Monday, May 02, 2005

Civilization and its Contents - V

"You work three jobs? Uniquely American, isn't it? I mean, that is fantastic that you're doing that."
George W. Bush, to a divorced mother of three, Omaha, Nebraska, Feb. 4, 2005
Civilization is composed of people. Don't argue that its bricks and mortar, paintings, laws, music, poetry or literature. [And for God's sake, don't argue that its religion, although religion, in theory, has the sentiments of civilization. Tragically, in practice, religion is a disaster.]

In my mind, then, American Civilization is made up of American people, and how those people live and die. While this seems trivial, please bear with me. Certainly the bricks and mortar, paintings, etc. are important, but as primary artifacts. They are exponents of civilization. Ramifications, products, whatever you want to call them. Civilization itself is more ephemeral and, sadly, can die. There is no Roman Civilization at this time, of course. Again, this seems trivial, but bear with me.

American Civilization is set off from all others by the opening lines of its Constitution:
We the people of the United States, in order to form a more perfect union, establish justice, insure domestic tranquility, provide for the common defense, promote the general welfare, and secure the blessings of liberty to ourselves and our posterity, do ordain and establish this Constitution for the United States of America.
Why do I get a little chill up my spine every time I read this. I know, I know, this is about as anti-snark a position as you can imagine. Who would think a curmudgeon would feel this way. But, there it is.

No other Civilization had ever had this sentiment at its base.

In 1998, I traveled to Kaliningrad, the city formerly known as Konigsberg that was the Capital of East Prussia. The city now belongs to Russia but is separated from it by Lithuania. I had the privilege of being hosted by the vice mayor and the director of health. These officials cared for their people. While poor as dirt, as was most of the world in the Former Soviet Union, they still cared deeply for their fellow citizens. I was struck by this over and over again both at the hospitals and the orphanages that I visited. They cared about their children.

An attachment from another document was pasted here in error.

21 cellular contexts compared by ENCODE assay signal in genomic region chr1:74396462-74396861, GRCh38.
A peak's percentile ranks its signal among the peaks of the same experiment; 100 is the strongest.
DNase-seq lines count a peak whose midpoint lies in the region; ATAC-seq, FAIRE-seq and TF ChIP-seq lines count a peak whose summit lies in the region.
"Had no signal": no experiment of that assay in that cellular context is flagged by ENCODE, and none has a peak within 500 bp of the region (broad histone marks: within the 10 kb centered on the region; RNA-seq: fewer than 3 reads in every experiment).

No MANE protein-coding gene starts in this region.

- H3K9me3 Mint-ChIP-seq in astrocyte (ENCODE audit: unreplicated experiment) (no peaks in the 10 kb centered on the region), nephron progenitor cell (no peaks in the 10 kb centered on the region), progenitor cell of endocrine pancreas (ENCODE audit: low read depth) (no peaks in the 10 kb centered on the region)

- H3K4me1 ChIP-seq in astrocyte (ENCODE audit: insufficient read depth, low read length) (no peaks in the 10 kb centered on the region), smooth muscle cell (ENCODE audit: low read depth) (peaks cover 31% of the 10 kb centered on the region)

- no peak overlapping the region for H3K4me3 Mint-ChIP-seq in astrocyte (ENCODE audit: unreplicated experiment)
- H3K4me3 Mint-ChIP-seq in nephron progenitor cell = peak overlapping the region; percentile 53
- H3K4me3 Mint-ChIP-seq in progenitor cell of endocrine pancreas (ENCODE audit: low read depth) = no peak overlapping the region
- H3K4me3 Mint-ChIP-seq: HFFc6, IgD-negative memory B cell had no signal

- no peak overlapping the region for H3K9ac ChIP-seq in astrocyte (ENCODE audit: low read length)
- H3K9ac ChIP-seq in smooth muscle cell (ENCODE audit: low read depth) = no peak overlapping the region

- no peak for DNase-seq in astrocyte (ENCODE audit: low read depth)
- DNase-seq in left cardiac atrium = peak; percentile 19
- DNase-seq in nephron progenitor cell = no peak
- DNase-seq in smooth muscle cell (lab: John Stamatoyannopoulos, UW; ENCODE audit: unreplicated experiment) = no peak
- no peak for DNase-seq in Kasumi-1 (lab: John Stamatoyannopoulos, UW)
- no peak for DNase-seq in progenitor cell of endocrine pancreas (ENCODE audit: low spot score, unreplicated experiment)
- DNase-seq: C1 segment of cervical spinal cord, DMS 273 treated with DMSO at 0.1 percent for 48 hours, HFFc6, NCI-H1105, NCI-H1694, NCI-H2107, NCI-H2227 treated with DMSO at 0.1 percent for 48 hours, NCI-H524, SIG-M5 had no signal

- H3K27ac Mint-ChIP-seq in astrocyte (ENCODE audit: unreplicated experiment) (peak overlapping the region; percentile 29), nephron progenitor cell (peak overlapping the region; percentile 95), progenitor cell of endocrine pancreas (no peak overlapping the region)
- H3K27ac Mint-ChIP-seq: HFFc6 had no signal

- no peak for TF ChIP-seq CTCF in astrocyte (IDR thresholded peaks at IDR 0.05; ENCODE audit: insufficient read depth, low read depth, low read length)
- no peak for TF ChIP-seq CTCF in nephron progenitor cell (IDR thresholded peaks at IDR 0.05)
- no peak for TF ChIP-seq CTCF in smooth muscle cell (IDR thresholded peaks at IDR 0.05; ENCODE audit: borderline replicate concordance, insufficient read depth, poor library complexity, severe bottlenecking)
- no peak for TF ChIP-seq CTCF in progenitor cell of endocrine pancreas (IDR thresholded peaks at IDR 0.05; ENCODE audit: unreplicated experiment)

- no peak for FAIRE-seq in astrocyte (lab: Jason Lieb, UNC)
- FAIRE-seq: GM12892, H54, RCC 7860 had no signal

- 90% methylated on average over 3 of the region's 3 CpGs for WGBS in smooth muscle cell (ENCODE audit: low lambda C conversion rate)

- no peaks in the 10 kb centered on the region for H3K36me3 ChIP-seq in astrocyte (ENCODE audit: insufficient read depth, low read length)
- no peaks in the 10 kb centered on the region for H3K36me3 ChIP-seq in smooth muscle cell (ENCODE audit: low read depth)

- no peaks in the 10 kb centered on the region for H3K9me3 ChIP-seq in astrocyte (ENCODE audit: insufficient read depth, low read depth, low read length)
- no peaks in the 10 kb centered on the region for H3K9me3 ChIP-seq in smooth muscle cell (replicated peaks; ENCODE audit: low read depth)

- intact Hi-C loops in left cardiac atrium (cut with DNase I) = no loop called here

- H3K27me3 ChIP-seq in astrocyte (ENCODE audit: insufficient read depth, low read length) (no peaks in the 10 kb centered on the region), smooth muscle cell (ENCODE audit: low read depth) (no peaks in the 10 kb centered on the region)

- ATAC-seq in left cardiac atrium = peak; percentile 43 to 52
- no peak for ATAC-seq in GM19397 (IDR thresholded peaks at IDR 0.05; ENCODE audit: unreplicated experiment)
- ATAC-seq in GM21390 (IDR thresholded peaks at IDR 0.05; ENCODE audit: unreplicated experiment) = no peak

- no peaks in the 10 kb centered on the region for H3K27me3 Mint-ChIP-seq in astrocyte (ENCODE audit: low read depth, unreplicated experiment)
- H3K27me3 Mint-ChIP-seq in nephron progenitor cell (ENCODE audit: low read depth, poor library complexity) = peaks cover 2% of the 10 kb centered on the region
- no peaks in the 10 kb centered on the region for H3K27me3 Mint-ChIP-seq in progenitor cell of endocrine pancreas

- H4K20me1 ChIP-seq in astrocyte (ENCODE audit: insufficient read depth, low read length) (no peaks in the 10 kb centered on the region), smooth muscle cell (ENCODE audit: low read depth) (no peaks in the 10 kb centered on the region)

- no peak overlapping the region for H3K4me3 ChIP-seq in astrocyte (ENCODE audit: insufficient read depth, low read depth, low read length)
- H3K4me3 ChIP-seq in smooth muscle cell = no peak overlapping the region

In 1993 I traveled to Siberia and in 1994 to Bucharest, Romania. I observed the same thing, they cared about their children. All three places had little in the way of "goodies." There were few cars, broken down trams (the back window of the bus was boarded up with plywood). But through it all, they cared about their children.

So, I'm going to make an observation. You can agree or disagree, or you can say its trivial.

American Civilization should be judged on how we care for our poor, our aged and our children.

Now, how are we doing in this regard? Well, you can answer that yourself, but from my standpoint, not very well. We are so obsessed with "goodies" that we have little or no time for these things. Getting ahead, Material Girl, etc. they all point to the same thing.

Our government wages War to the tune of $1 billion a week when it is cutting Medicaid, the health support for the poor (and giving a massive tax break to the rich). Our old people (and I am one of them) are shuttled off to limbo until they die. And when they die, in spite of the hullabaloo about Schaivo, they frequently die poorly. Things that are routine in European Civilization (concern for the environment, small cars, conservation, etc.) are dwindling in American Civilization.

A number of years ago there was a little book that was popular, it was called the "We-uns." It was an archeological dig many years in the future in what is now the US. (Get it, US = We). All I can remember was that the dig unearthed many trivial items, that was the joke. Trivia. I suspect the remnants of a Happy Meal were one. The American Civilization, that we think so highly of, may disappear without a trace.

Once we were on the road to something good. Where we went wrong, I don't know. Such grand sentiments in our Constituion, and the irony is that we have the means to implement them. If only greed had not got in the way.

Remember: the poor, the aged, and the children.

1 comment:

EG said...

Great post, as always.

I've noticed the me-me generation in charge and asked myself, what would my grand parents think of this country today? How about my great-grand parents? Would they be proud or sad of what America has become? Or not surprised at all?

Meanwhile, Bush argues for Social Security reform with the mantra, 'It's your money!' Never has he addressed how his reforms will affect the disabled and survivor benefits. And most Americans, I fear, don't care because ... 'It's their money!'